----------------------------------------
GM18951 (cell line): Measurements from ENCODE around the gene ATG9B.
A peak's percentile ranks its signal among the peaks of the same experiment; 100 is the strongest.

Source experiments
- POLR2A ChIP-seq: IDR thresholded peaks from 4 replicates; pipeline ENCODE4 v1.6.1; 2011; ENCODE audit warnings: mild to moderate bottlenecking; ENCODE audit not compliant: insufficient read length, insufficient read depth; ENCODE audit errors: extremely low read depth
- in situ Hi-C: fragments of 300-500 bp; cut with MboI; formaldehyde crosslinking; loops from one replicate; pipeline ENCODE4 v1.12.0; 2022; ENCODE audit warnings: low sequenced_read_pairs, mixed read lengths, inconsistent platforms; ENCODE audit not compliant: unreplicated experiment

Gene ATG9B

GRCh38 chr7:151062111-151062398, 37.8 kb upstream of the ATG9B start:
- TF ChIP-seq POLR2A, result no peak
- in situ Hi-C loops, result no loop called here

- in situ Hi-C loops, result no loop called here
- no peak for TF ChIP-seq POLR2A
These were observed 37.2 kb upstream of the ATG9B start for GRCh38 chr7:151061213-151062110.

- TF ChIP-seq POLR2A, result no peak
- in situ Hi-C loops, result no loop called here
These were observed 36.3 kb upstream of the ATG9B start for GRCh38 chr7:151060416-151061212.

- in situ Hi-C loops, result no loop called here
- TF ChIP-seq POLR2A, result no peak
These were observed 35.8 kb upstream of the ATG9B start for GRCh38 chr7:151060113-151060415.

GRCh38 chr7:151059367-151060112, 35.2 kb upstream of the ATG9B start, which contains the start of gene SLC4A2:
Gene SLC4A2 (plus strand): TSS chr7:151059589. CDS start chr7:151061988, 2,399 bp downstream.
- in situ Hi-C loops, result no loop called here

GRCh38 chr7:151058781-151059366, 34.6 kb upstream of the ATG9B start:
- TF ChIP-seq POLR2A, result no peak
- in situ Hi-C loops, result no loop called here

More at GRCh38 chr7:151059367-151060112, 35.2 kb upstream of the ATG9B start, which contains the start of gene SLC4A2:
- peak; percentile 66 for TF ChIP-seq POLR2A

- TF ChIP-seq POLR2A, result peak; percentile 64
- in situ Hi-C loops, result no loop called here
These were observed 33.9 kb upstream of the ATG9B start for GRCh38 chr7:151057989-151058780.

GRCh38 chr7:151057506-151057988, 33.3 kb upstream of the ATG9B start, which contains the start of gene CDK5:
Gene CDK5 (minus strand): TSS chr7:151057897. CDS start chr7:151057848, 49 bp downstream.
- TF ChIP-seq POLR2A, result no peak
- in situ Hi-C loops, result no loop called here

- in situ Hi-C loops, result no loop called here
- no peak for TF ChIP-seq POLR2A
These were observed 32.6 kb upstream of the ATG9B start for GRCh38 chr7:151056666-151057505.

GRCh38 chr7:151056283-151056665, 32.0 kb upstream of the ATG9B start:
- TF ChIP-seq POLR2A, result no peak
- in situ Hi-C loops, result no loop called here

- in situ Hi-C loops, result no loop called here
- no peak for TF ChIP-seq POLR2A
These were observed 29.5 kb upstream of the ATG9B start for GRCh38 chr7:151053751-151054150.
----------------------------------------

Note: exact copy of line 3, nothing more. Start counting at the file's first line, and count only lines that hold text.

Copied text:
Source experiments